Jones backs his young group to learn from Stevenage defeat

James Justin is closed down by Stevenage's Jobi McAnuff
James Justin is closed down by Stevenage's Jobi McAnuff
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Hatters boss Nathan Jones believes his young side will learn their lessons from a 2-0 defeat to local rivals Stevenage at the weekend.

With an average of 23, compared to the visitors’ 29, Luton had just two players over the age of 30 in Alan Sheehan and Jonathan Smith, compared to Boro’s six players over 30, including 41-year-old keeper Chris Day.

We are a younger group than the majority and we’re a fresh group and they’re learning, so it’s about educating them as well.

Nathan Jones

Although Jones did point to a certain level of naivety from his youthful team, having watching the match back again, he didn’t feel Town’s opponents had wanted the victory more than the Hatters, something he had levelled at his players after the game.

The Luton chief said: “I’m not sure they wanted it more, it just seemed like that on the day, but I don’t think they did.

“I’ve got a good group here, I keep saying they’re a good group, sometimes a bit of naivety as we’re a young group.

“We are a younger group than the majority and we’re a fresh group and they’re learning, so it’s about educating them as well, and we will learn from that.

“They’re doubly determined as we are in a very, very good position. What we have to do is make sure that we don’t keep wasting these little opportunities that we get as in the end they run out.

“We’ve got 11 massive games and we’re in a great position. I wouldn’t want to be in this position with any other group of players than I have, because I love them.”

With Boro possessing the likes of 35-year-old Jobi McAnuff, whom Watford once shelled out £1.75m on, plus Charlie Lee (30) and Steven Schumacher (32) as a midfield trio, then, Jones felt their extra experience played its part on the day, saying: “I think it might have, they showed a bit of nous.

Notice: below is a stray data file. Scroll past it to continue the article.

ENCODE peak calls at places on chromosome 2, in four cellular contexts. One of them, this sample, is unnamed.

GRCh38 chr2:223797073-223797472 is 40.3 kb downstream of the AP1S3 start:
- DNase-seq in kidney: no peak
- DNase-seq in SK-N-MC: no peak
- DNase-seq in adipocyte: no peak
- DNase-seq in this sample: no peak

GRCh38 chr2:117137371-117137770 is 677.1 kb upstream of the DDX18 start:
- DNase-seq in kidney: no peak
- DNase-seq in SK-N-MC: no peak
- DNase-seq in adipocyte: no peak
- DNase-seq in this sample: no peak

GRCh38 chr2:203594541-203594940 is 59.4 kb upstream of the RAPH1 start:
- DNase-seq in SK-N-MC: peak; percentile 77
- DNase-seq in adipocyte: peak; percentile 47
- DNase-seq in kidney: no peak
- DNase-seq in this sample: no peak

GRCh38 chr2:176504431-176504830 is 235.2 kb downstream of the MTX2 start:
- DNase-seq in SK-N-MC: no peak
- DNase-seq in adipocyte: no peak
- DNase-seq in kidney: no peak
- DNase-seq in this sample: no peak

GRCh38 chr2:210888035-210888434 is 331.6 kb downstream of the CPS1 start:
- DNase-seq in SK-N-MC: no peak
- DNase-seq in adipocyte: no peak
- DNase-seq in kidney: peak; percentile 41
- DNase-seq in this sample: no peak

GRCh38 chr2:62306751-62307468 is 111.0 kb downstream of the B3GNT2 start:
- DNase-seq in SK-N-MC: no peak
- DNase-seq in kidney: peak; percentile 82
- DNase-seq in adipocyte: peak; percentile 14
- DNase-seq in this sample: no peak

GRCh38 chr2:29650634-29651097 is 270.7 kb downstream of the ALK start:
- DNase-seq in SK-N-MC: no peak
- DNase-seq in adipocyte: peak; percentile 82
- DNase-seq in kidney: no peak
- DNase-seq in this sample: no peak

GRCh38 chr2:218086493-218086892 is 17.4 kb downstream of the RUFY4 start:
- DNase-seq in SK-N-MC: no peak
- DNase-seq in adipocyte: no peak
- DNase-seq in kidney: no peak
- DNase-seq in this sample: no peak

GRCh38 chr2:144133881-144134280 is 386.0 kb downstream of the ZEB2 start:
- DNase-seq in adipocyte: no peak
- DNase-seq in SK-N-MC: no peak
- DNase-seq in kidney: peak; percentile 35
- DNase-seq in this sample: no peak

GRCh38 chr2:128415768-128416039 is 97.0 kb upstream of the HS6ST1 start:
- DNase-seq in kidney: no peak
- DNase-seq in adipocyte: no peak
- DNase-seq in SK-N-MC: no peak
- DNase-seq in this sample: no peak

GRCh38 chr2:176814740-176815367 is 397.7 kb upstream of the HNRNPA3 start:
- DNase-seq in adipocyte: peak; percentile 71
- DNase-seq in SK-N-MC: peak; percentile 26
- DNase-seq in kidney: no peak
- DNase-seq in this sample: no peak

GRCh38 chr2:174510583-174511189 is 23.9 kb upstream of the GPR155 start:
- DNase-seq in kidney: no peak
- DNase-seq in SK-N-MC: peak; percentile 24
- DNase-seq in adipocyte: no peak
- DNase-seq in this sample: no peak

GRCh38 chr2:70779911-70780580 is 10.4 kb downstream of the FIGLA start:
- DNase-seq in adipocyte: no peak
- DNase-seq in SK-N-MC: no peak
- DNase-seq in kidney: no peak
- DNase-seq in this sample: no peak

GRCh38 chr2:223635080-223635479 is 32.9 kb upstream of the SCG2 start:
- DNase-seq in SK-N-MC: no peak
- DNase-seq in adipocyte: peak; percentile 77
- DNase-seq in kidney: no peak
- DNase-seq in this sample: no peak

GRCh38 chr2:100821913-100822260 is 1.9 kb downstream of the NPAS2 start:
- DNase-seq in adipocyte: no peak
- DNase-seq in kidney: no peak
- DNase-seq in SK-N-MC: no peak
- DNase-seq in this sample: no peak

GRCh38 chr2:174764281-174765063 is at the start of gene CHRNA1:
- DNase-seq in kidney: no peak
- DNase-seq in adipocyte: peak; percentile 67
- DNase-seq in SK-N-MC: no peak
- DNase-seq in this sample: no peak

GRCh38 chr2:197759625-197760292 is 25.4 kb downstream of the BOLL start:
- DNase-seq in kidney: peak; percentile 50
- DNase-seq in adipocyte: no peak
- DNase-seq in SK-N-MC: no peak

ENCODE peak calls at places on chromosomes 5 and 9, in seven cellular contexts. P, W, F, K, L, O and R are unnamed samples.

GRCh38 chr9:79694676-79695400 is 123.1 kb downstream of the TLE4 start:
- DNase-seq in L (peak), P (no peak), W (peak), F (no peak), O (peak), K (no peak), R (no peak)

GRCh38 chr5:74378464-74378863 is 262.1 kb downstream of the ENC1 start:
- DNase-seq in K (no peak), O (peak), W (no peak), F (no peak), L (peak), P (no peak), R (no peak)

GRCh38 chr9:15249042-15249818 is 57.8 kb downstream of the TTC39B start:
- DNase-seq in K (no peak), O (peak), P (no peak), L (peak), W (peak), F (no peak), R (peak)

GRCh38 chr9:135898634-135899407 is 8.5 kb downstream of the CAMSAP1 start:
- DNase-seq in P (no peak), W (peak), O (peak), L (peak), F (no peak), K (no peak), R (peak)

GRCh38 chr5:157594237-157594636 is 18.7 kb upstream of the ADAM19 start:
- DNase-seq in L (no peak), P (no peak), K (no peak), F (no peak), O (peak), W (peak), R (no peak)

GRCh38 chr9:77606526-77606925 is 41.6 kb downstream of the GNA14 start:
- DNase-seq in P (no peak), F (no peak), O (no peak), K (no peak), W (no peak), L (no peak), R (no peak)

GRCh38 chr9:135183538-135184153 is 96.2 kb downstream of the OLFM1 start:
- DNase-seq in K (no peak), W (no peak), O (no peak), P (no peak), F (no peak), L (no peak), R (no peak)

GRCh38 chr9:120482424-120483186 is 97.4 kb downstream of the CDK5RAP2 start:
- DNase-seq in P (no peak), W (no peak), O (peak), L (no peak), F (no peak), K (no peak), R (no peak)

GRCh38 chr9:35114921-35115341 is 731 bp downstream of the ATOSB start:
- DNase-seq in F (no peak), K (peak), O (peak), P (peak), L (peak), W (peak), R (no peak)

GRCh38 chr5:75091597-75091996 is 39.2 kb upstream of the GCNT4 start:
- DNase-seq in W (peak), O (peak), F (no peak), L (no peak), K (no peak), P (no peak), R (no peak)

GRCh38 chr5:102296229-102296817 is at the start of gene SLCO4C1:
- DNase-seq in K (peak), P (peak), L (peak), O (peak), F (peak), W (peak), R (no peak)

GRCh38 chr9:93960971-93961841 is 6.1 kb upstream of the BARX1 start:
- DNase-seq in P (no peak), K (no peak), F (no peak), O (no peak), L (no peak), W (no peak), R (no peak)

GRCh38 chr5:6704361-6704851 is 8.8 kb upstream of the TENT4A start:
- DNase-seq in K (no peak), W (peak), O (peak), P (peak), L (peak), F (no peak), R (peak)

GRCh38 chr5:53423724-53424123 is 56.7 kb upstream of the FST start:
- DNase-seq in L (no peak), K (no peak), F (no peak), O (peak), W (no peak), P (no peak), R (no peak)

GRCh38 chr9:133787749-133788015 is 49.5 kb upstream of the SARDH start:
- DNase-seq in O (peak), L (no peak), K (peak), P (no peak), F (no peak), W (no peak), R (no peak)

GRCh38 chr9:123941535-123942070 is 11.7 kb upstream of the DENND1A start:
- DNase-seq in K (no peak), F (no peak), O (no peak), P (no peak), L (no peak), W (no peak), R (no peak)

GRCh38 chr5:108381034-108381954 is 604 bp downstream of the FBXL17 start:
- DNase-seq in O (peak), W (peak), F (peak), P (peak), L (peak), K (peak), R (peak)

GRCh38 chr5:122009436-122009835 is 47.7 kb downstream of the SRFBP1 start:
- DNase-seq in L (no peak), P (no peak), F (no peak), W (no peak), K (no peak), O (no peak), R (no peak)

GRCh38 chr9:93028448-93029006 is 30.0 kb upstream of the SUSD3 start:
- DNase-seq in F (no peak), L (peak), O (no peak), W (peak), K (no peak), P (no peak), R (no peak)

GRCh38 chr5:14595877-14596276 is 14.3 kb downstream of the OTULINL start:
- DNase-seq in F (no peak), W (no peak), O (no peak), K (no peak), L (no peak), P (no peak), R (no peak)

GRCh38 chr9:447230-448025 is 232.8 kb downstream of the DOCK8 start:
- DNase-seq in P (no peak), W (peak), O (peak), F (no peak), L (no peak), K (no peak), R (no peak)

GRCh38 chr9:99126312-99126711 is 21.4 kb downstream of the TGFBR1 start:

“What we have to do is, our midfield dominated the away game there in terms of real know-how and the way we played, but we weren’t as fluent.

“Fair play to Stevenage, they came here, had a gameplan, and they executed it very, very well.”

It was set-plays once more that were to be the problem for Hatters, as former defender Luke Wilkinson powered home a corner from close range after just two minutes.

An exasperated Jones reiterated the need for his side to up their concentration levels, as he said: “You can do what you can do on it, but a lot of times it’s just individuals marking individuals.

“We can walk them through the run that people make on regular occasions and the areas that they score from, we can’t really do more than that.

“Then it’s up to individuals, the keeper (Matt Macey) could do a little bit better and then so could Scotty who he knows, who’s done very well for us and marks their best one.

“It’s just unfortunate as we actually have more set plays than anyone else, and we have good invention about things, just us about us jaling down those things and having a real concentration.

“Not only just when defending them, but attacking them as well, because we have real good variation on them, but sometimes go to sleep on those things.”

Although Macey felt he had been impeded, Jones thought the Arsenal on-loan stopper could well have stayed on his line, adding: “Maybe he didn’t need to come out. it’s just a little thing, a little learning curve, but we still have to head the ball.

“We put markers up, and just say, ‘make sure your marker doesn’t score.’

“Now there are different systems and people have blockers and people have this, but at the end of the day it’s a personal thing and always has been a personal thing.”